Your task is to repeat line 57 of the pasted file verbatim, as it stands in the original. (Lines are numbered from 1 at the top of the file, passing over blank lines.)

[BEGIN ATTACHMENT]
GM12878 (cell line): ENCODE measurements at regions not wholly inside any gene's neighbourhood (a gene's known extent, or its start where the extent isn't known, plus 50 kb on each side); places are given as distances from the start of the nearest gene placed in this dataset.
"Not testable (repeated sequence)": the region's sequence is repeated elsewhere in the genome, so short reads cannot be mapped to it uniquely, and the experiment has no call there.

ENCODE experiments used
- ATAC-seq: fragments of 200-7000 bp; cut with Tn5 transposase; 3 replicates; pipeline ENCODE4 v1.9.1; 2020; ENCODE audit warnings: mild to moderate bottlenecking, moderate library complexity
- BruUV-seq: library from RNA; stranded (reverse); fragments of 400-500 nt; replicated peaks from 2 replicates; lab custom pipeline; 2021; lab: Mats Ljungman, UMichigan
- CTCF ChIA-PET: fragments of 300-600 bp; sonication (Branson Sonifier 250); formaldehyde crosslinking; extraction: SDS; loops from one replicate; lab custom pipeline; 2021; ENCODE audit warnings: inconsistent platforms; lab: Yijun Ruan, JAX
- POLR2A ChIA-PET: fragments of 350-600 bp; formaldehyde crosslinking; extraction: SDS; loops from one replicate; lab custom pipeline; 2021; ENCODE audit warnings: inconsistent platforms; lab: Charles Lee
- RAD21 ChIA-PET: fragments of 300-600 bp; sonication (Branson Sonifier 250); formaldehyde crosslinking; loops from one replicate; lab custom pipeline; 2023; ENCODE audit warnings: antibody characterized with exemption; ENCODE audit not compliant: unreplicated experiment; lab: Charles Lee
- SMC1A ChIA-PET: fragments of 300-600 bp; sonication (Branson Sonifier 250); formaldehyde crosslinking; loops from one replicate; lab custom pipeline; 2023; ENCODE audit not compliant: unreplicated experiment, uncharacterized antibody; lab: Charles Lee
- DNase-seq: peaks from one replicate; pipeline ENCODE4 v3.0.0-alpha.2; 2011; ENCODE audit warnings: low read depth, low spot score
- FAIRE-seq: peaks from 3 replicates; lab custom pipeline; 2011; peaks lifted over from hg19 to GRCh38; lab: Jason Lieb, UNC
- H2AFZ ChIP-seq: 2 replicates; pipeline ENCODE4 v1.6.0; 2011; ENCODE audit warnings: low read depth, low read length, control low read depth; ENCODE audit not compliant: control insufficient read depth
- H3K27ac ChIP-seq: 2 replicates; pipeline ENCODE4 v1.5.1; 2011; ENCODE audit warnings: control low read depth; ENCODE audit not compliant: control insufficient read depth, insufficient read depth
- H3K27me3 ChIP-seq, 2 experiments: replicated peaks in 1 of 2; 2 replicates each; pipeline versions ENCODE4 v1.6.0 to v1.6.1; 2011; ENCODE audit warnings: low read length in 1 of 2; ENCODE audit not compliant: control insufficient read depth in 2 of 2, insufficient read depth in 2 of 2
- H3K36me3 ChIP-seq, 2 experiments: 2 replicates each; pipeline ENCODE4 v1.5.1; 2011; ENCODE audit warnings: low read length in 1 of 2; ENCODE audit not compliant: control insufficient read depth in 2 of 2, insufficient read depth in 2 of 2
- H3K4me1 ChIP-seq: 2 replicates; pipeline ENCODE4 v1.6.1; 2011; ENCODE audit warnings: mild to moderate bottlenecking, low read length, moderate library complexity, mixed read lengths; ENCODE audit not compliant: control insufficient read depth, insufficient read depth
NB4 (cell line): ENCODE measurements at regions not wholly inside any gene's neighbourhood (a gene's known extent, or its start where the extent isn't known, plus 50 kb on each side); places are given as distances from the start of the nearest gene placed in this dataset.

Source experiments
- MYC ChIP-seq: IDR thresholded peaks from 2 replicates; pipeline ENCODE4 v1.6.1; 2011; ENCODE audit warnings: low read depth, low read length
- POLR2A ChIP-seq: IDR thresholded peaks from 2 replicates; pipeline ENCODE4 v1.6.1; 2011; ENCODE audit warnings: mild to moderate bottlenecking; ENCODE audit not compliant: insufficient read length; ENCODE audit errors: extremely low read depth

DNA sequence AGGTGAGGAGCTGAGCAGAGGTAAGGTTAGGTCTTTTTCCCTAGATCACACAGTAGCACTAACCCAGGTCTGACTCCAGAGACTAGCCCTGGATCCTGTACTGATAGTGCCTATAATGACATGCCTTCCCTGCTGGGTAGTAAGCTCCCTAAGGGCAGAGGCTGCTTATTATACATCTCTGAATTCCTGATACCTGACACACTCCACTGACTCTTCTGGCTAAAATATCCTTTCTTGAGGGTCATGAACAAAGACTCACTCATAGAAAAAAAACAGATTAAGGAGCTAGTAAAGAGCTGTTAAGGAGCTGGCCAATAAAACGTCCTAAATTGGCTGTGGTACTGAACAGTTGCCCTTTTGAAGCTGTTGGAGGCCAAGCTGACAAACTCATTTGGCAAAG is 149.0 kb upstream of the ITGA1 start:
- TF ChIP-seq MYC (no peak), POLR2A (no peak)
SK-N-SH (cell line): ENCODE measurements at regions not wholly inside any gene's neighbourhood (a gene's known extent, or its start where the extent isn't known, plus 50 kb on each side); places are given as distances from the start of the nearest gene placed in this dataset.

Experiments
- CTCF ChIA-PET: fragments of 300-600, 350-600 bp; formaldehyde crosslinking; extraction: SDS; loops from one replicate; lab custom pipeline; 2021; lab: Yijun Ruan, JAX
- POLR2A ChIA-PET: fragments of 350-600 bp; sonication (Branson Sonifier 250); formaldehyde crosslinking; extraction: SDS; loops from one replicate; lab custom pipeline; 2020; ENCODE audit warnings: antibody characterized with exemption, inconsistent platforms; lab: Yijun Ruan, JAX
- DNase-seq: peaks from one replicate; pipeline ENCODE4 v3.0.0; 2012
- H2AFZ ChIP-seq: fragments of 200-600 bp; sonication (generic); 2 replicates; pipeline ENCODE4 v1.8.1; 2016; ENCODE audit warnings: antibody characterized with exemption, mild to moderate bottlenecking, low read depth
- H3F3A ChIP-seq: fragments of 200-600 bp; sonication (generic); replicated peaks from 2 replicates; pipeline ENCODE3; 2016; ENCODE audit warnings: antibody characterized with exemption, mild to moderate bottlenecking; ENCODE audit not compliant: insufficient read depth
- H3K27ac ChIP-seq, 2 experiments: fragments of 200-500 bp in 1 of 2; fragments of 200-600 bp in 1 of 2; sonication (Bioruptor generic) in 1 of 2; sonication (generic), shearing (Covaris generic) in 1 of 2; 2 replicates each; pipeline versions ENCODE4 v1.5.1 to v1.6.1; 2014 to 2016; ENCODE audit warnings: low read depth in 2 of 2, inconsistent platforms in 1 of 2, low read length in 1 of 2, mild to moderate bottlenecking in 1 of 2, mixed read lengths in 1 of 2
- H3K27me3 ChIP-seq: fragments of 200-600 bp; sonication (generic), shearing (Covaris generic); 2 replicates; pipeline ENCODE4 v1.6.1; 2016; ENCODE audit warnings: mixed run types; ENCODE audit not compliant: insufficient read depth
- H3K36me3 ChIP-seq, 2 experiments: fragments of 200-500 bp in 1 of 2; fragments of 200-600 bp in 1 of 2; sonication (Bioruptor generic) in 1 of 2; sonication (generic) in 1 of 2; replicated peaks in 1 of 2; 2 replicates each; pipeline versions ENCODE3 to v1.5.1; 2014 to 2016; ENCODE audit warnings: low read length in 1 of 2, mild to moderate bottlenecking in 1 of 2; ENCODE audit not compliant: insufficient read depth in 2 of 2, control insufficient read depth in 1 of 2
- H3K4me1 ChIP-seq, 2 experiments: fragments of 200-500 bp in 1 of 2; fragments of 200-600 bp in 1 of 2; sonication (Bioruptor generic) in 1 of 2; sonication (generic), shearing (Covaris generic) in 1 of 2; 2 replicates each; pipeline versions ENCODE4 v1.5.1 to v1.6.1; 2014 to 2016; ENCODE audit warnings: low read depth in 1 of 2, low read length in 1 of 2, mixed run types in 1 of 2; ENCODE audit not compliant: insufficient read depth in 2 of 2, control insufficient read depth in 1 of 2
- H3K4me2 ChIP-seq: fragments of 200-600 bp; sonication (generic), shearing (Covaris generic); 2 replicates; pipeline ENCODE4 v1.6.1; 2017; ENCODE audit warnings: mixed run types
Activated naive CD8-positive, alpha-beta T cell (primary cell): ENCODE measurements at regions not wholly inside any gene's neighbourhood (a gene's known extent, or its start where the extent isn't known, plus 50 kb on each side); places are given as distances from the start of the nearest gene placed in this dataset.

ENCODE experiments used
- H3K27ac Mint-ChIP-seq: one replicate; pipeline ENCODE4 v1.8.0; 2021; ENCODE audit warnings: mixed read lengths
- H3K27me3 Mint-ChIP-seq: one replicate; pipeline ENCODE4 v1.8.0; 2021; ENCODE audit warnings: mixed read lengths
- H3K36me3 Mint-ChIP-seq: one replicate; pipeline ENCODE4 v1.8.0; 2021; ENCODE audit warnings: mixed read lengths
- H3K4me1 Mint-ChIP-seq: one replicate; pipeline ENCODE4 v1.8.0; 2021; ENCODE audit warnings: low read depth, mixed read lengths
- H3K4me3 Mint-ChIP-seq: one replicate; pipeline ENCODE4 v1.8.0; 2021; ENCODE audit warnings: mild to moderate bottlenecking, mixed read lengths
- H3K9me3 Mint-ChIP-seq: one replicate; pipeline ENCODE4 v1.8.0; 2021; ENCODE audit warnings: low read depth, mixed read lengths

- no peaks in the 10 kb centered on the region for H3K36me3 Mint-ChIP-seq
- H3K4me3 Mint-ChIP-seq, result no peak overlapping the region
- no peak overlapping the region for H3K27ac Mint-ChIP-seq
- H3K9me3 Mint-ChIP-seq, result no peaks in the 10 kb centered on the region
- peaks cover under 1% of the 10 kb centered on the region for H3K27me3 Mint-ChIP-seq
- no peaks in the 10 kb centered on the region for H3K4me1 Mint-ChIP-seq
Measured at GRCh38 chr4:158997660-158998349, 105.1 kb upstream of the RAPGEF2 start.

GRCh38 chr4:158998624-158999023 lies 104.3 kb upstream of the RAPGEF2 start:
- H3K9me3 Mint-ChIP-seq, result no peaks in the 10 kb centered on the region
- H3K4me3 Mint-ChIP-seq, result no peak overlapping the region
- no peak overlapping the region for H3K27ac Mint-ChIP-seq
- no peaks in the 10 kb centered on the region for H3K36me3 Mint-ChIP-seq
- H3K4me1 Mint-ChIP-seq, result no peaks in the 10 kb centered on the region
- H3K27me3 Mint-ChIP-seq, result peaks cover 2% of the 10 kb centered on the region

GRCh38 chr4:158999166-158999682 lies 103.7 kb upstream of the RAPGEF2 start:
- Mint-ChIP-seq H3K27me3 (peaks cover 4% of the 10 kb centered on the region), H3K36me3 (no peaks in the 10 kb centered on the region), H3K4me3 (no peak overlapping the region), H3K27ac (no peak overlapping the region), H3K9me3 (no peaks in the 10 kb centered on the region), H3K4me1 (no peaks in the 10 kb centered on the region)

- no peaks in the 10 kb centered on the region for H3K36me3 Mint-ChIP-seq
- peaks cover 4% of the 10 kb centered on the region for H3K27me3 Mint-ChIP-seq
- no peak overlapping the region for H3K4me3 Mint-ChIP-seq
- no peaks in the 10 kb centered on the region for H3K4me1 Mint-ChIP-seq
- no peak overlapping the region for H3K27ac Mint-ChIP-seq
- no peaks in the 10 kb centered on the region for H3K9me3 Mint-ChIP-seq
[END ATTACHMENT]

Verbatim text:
GRCh38 chr4:158999166-158999682 lies 103.7 kb upstream of the RAPGEF2 start: